3½- to 5-pound boneless beef chuck or shoulder roast
Salt and pepper
3 tablespoons vegetable or olive oil
1 large onion, chopped
1 cup chopped carrots
1 cup chopped celery
1 clove garlic, minced
1 teaspoon paprika (optional)
1 teaspoon dried thyme or basil (optional)
2 tablespoons tomato paste (optional)
2 cups stock or water (or 1 cup stock or water and 1 cup dry red or white wine)
1 bay leaf
Salt and pepper
1. Pat the roast dry. Sprinkle with salt and pepper. Heat the oil in a 4-quart Dutch oven or roaster over medium-high heat. Add the beef and brown on all sides (about 20 minutes). Remove the roast.
2. Stir in the onion, carrots, celery and garlic and sauté until soft (5 to 10 minutes). Add the desired herbs and paprika and stir briefly. If desired, stir in the tomato paste and cook until slightly darkened (2 to 3 minutes).
3. Add the wine and stock, stirring to remove any browned particles. Add the bay leaf, salt and pepper. Return the beef, cover and bring to a simmer on top of the stove.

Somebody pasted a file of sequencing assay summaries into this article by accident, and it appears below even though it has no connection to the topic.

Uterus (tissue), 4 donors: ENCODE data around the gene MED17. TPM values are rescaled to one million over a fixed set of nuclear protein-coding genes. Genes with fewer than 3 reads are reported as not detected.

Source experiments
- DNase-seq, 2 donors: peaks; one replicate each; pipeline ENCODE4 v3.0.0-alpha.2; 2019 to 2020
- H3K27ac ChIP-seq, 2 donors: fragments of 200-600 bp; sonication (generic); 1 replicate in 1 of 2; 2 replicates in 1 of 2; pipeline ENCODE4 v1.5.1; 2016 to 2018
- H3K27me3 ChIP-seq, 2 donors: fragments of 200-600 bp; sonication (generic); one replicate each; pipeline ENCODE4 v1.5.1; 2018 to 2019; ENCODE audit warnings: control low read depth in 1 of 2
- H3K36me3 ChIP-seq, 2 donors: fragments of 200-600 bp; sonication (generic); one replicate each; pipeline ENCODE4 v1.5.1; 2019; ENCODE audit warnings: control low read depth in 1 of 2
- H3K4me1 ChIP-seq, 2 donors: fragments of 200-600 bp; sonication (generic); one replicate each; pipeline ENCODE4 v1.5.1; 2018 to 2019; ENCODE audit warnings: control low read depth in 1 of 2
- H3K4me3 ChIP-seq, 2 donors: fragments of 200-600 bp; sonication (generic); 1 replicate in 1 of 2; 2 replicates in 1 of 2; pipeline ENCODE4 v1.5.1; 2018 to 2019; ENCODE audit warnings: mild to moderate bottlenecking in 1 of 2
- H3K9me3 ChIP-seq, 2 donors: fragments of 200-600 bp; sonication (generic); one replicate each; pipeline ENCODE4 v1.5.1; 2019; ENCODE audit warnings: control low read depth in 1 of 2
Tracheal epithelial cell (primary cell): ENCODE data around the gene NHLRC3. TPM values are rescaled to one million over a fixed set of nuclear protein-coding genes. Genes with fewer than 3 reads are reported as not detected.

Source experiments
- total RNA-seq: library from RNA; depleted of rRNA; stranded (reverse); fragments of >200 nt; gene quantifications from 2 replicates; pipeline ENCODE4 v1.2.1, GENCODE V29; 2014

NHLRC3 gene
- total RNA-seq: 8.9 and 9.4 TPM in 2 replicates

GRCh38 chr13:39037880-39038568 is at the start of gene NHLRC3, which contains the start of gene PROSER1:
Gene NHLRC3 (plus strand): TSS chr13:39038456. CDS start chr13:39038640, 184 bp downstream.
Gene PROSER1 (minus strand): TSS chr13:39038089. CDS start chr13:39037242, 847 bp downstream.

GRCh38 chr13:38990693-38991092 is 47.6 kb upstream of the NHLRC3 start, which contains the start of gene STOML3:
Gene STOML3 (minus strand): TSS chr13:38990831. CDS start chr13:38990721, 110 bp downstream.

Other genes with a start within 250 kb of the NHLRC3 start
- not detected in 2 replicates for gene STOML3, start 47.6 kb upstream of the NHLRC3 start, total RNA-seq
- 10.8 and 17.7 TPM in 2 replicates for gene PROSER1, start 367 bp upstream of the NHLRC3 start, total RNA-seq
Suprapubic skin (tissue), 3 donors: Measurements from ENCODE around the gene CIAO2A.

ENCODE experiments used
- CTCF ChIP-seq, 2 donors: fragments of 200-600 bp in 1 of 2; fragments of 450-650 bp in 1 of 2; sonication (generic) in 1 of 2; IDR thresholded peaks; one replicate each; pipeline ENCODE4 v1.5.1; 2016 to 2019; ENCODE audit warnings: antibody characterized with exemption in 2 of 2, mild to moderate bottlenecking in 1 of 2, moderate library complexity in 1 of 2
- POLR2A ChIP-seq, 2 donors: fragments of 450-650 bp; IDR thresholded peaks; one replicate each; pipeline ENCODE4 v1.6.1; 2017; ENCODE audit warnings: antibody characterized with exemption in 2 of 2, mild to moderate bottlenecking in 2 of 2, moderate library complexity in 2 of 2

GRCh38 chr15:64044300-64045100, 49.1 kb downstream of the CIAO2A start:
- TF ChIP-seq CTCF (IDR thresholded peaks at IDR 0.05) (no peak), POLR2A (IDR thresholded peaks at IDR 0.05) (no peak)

4. Place in a 350-degree oven or simmer over a low heat, turning occasionally, until fork tender (2½ to 3½ hours). (The roast may be prepared up to this point up to 2 days in advance, cooled, covered and stored in the refrigerator before reheating.)
5. Remove from the heat and let sit for 15 minutes. Meanwhile, strain the cooking liquid, pressing the solids. Slice the meat against the grain and serve with the gravy.
Dinsztelt Marhahus (Hungarian Pot Roast): Reduce the stock to 1¼ cups and add ¾ cup tomato juice. Serve with potato dumplings or egg noodles.
Essig Fleisch (Ashkenazic Ginger Pot Roast): When the meat is tender, add 1/3 cup lemon juice, 4 crushed gingersnaps and 3 tablespoons brown sugar and cook about 10 minutes. Or after cooking the beef for 2 hours, add 1 cup raisins soaked in 1 cup wine, 3 tablespoon tomato paste, 2 tablespoons brown sugar, and 2 tablespoons lemon juice or vinegar.